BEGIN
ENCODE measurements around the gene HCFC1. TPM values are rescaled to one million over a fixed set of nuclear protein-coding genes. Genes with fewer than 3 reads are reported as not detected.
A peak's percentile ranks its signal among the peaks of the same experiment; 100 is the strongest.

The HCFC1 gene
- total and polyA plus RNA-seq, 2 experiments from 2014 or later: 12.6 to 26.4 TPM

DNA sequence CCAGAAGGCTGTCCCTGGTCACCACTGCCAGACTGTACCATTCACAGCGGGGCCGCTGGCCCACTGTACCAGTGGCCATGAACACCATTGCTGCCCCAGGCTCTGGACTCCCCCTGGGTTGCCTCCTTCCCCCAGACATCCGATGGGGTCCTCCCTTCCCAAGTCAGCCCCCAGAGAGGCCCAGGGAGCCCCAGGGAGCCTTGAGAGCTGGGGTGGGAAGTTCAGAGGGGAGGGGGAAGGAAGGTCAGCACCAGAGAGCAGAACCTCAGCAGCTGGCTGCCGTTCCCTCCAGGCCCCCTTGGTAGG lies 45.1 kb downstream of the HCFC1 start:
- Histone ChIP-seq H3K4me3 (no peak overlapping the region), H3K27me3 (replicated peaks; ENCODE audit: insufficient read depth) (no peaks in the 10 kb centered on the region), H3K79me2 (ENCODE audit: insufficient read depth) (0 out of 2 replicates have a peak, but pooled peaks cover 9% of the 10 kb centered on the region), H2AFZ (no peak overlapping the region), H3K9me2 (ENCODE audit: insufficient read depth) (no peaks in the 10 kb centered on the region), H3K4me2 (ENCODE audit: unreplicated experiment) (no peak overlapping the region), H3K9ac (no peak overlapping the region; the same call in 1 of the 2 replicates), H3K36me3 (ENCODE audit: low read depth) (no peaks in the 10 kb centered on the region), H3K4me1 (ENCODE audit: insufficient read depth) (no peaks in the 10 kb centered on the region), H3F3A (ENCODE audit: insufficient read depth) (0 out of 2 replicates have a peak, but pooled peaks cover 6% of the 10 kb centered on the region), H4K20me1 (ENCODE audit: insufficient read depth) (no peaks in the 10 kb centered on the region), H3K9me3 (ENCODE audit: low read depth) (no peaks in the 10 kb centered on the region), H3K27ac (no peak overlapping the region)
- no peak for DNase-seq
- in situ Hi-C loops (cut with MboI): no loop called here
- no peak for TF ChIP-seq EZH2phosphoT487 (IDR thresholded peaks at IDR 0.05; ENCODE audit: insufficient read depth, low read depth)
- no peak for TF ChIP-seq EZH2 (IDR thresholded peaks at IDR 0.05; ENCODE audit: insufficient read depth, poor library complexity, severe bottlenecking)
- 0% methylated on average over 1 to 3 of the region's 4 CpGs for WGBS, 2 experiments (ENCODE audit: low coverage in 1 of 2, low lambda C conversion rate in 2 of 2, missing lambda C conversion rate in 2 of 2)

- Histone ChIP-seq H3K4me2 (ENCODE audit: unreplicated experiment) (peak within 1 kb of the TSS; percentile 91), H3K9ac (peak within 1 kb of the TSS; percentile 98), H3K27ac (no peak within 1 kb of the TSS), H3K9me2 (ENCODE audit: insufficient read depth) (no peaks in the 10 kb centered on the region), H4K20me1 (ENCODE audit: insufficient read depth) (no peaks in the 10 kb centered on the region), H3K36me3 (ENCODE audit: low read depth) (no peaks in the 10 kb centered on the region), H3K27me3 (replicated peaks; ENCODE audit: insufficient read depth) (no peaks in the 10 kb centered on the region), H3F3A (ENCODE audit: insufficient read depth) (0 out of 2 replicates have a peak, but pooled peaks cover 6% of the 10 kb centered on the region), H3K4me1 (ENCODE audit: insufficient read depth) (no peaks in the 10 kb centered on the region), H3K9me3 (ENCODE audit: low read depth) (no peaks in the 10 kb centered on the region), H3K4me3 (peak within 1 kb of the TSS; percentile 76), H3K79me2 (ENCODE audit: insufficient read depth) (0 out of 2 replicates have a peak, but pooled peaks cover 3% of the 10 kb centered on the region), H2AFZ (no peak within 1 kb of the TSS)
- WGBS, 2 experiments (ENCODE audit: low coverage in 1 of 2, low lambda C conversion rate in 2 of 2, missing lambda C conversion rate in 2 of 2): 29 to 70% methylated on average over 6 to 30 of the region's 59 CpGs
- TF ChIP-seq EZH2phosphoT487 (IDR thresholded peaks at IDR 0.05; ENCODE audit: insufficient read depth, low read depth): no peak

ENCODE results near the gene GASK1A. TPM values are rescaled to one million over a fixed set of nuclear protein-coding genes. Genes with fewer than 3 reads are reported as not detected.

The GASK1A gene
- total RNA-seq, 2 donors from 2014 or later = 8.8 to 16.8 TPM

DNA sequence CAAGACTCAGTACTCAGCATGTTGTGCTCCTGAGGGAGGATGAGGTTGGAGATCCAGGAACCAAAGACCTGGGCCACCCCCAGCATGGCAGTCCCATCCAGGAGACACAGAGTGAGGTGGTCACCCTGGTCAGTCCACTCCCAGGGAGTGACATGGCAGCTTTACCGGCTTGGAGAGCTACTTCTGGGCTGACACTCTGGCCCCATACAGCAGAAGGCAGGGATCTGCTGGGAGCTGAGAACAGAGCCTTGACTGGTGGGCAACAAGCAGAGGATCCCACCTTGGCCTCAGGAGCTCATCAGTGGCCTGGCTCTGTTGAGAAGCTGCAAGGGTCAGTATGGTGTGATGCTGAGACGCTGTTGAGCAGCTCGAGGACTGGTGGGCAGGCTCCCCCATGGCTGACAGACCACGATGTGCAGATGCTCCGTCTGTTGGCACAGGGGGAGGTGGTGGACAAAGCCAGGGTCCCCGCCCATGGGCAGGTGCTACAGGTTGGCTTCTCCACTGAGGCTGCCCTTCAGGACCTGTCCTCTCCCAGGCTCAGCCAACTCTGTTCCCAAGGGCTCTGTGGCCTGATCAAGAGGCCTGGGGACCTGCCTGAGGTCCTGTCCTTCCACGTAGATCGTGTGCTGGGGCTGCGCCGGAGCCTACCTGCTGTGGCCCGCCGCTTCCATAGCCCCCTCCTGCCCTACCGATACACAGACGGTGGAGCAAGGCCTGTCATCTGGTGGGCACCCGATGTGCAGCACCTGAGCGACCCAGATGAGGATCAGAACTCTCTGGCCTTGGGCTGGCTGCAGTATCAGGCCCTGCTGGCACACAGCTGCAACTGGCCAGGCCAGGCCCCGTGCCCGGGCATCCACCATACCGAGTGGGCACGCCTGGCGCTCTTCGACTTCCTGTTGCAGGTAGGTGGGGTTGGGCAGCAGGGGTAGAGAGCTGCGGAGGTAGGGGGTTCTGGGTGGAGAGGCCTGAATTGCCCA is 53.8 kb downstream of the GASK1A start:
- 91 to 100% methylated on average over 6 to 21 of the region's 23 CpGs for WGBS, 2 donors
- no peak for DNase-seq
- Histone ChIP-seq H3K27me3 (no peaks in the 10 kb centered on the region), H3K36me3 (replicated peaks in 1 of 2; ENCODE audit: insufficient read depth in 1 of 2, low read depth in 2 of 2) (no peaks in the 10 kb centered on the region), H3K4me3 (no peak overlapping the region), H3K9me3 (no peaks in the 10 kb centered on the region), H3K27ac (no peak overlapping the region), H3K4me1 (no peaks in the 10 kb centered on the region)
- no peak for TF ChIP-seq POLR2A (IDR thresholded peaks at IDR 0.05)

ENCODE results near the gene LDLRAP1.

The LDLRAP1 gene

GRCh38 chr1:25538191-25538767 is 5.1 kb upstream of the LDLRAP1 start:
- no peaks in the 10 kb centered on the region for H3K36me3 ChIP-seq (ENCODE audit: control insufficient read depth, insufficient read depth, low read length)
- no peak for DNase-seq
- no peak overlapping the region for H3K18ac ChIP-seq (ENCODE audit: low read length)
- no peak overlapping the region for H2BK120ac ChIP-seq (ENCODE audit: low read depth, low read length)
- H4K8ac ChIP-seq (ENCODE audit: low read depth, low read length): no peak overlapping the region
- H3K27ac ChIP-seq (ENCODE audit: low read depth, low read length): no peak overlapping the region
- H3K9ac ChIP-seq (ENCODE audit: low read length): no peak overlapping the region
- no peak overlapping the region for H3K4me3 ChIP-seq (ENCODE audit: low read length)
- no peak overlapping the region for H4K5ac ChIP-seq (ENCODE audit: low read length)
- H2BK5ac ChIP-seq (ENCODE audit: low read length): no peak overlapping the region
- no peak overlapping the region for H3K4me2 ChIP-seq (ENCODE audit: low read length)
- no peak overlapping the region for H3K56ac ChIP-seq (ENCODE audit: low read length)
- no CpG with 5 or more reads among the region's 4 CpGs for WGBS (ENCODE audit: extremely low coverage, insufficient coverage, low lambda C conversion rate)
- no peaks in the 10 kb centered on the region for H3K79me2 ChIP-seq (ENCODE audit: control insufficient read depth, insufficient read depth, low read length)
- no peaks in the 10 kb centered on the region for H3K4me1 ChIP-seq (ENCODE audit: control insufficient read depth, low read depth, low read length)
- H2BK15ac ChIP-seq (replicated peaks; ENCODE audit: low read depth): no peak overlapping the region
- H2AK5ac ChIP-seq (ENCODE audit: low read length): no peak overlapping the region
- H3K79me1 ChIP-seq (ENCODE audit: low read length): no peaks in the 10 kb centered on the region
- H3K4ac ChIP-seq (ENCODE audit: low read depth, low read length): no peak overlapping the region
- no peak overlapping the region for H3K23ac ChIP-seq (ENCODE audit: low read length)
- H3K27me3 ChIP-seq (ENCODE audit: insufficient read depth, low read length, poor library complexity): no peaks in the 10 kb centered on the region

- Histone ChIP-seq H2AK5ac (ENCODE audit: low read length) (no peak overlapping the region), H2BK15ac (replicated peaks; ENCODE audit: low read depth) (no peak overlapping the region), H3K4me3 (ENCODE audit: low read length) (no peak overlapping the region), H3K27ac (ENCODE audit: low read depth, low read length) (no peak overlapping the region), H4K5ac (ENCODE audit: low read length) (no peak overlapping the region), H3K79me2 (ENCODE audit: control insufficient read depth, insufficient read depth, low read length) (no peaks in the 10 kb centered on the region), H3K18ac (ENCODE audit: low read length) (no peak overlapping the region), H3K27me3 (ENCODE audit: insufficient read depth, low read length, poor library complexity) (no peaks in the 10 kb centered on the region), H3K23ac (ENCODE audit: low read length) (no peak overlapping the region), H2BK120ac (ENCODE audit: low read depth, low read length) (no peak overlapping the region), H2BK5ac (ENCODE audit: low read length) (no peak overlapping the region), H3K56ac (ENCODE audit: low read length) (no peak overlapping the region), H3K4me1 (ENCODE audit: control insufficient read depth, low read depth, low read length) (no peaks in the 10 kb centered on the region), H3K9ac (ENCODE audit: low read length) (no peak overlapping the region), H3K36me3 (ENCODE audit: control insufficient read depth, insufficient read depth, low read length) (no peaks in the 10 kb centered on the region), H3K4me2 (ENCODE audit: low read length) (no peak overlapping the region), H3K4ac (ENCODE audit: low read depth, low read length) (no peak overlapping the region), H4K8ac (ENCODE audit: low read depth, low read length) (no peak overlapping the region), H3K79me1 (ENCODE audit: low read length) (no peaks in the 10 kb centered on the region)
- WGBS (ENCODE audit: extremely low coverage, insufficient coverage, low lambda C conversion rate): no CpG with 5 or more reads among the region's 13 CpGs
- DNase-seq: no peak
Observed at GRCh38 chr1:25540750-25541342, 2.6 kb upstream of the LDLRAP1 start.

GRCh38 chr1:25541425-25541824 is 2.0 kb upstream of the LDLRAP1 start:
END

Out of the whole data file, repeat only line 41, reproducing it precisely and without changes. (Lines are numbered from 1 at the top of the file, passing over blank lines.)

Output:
- H2BK15ac ChIP-seq (replicated peaks; ENCODE audit: low read depth): no peak overlapping the region